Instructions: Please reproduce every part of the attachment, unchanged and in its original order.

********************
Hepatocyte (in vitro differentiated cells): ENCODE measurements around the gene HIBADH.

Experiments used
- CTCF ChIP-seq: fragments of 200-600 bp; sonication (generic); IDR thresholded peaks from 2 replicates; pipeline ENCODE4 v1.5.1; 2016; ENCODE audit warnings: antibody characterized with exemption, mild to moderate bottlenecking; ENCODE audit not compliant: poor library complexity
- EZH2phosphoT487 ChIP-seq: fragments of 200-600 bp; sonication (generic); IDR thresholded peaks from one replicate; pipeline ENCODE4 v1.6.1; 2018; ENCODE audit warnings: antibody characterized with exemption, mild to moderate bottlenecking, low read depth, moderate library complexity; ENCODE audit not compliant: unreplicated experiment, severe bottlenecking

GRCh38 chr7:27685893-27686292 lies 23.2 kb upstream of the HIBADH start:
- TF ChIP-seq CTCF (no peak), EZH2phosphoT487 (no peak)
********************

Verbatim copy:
Hepatocyte (in vitro differentiated cells): ENCODE measurements around the gene HIBADH.

Experiments used
- CTCF ChIP-seq: fragments of 200-600 bp; sonication (generic); IDR thresholded peaks from 2 replicates; pipeline ENCODE4 v1.5.1; 2016; ENCODE audit warnings: antibody characterized with exemption, mild to moderate bottlenecking; ENCODE audit not compliant: poor library complexity
- EZH2phosphoT487 ChIP-seq: fragments of 200-600 bp; sonication (generic); IDR thresholded peaks from one replicate; pipeline ENCODE4 v1.6.1; 2018; ENCODE audit warnings: antibody characterized with exemption, mild to moderate bottlenecking, low read depth, moderate library complexity; ENCODE audit not compliant: unreplicated experiment, severe bottlenecking

GRCh38 chr7:27685893-27686292 lies 23.2 kb upstream of the HIBADH start:
- TF ChIP-seq CTCF (no peak), EZH2phosphoT487 (no peak)